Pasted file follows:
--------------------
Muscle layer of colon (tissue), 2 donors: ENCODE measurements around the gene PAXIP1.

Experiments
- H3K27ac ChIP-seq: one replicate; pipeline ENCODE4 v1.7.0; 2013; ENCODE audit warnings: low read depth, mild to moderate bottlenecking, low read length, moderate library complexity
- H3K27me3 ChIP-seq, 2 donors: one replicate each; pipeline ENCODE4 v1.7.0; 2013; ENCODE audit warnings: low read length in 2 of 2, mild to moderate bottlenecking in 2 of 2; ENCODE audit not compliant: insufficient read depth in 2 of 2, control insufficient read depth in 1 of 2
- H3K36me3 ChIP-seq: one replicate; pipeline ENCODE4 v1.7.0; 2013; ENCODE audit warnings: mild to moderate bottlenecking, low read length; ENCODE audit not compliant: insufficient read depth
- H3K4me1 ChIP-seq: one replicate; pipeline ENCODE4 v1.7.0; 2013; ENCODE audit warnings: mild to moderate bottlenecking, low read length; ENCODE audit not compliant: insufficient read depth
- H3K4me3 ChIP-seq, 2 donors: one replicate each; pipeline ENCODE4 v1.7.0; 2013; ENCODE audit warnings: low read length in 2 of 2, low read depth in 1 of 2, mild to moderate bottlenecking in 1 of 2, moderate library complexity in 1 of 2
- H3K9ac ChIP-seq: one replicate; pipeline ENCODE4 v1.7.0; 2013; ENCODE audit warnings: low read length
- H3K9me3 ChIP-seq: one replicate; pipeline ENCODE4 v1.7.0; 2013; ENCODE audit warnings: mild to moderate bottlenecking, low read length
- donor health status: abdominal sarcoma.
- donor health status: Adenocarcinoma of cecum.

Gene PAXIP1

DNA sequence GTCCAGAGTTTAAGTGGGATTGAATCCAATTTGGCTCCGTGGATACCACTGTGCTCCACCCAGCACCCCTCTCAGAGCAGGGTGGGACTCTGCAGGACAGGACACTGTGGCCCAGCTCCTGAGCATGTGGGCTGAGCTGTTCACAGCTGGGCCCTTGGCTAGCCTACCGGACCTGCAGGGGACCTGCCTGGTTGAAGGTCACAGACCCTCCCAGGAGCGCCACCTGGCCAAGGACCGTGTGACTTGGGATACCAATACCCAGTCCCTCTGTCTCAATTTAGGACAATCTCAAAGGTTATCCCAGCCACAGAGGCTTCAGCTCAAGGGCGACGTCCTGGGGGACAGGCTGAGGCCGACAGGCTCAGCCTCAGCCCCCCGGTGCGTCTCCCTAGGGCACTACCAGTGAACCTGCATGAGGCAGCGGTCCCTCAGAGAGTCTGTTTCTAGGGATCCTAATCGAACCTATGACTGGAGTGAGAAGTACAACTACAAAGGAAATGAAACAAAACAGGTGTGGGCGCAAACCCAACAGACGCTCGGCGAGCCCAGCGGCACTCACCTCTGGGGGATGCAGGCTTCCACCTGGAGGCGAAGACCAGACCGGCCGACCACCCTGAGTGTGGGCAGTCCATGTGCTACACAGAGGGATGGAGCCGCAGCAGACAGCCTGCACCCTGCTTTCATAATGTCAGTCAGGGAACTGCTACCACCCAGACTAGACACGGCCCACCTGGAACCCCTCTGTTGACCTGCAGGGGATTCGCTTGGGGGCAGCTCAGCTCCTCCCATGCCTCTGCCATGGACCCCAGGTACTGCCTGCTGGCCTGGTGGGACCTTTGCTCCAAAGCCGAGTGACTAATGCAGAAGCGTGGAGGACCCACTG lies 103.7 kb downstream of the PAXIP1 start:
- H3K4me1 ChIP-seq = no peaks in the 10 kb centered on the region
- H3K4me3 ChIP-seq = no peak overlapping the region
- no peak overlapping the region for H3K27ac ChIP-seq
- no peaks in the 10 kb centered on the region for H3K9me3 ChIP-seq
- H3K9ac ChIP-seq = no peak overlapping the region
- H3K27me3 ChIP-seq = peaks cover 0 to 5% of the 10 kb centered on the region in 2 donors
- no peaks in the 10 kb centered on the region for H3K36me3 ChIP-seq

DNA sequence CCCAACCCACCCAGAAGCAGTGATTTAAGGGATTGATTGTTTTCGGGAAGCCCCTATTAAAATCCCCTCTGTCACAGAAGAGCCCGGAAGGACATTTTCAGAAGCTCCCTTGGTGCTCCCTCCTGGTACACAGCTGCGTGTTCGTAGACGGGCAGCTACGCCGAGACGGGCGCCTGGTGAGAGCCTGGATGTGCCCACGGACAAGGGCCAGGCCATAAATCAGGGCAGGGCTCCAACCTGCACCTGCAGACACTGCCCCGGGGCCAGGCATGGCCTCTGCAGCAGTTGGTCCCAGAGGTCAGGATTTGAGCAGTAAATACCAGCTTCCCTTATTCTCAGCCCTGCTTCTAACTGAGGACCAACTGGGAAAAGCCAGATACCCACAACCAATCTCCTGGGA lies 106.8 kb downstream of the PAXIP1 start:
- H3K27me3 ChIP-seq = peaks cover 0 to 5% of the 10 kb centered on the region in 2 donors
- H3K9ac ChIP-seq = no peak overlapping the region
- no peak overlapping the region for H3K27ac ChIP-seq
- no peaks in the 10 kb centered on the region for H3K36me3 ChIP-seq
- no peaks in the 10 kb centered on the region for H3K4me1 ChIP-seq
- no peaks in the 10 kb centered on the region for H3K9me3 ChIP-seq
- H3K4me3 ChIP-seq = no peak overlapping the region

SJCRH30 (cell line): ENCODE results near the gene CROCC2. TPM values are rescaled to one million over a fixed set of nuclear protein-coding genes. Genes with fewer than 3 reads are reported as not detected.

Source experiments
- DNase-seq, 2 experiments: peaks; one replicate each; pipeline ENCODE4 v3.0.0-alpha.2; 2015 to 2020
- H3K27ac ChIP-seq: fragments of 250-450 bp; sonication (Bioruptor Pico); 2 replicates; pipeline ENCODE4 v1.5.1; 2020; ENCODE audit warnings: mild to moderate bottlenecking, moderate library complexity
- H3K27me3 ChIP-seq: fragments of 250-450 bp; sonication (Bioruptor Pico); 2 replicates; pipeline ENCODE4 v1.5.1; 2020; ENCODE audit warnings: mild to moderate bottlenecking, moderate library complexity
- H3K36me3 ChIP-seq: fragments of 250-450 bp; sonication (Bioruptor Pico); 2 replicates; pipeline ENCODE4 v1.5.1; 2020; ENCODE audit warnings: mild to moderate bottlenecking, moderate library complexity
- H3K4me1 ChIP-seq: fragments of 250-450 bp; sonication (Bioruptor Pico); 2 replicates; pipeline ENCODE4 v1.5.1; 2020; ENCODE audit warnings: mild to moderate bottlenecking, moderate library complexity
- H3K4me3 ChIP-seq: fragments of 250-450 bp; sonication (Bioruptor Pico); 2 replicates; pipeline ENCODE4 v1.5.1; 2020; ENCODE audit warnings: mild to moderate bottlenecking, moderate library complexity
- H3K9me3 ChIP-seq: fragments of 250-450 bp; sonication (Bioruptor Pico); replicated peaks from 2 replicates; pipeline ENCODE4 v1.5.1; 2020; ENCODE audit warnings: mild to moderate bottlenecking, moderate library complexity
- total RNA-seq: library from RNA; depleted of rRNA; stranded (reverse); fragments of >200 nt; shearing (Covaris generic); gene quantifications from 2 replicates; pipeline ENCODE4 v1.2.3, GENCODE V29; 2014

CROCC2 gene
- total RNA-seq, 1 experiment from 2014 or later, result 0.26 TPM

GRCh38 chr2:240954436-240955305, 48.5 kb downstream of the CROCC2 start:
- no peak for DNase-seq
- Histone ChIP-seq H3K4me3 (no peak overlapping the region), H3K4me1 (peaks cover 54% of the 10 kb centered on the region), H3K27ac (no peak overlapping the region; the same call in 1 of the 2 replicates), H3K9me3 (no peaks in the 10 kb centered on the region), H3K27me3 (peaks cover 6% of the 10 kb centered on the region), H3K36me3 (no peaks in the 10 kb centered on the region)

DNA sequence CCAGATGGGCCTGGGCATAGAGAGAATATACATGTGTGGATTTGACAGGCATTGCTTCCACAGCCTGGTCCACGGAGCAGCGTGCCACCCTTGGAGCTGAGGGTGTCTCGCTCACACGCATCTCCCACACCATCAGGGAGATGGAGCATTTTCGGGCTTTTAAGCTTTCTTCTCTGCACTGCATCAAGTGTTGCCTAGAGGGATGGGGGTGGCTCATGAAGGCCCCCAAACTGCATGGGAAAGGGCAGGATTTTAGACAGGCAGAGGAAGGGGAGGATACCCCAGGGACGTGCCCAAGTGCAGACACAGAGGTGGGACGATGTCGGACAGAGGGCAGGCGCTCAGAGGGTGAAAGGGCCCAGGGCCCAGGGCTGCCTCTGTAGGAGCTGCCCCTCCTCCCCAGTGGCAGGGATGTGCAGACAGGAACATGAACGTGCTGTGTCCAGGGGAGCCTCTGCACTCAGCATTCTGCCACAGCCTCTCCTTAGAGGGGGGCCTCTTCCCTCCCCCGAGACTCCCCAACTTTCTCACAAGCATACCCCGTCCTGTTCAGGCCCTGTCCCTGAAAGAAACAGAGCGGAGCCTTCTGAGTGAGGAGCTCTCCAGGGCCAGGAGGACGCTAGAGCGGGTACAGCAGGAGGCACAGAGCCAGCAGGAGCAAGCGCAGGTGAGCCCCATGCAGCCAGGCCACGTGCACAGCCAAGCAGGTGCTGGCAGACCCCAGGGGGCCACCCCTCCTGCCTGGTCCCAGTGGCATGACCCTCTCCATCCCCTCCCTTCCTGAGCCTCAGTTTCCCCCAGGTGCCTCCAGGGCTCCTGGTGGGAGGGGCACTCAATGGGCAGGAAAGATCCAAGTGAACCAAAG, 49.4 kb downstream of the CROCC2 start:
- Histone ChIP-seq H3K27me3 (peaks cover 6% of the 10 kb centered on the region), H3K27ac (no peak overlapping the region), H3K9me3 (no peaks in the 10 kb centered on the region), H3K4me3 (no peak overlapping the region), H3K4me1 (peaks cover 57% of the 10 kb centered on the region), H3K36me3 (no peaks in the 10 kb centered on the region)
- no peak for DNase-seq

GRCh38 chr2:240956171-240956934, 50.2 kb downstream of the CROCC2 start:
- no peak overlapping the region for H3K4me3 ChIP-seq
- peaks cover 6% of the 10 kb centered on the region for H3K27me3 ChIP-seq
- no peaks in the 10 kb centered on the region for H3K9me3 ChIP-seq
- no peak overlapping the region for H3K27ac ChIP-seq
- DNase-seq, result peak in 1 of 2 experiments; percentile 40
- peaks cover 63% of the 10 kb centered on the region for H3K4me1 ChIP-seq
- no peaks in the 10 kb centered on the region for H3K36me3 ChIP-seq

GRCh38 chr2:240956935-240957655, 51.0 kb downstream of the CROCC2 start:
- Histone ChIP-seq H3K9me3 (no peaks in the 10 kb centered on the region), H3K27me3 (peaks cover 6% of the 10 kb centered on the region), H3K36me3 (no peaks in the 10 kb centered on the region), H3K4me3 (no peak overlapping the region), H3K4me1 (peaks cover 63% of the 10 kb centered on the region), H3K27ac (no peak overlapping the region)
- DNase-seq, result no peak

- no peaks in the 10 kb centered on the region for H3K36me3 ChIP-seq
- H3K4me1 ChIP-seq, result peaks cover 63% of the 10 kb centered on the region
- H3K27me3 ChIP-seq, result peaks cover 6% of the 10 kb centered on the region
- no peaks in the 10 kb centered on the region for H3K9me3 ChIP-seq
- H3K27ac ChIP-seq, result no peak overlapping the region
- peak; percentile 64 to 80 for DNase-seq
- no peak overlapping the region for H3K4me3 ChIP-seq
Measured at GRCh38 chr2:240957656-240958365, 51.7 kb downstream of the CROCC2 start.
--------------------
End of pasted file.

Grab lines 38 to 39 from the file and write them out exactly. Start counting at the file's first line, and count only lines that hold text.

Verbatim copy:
- total RNA-seq: library from RNA; depleted of rRNA; stranded (reverse); fragments of >200 nt; shearing (Covaris generic); gene quantifications from 2 replicates; pipeline ENCODE4 v1.2.3, GENCODE V29; 2014

CROCC2 gene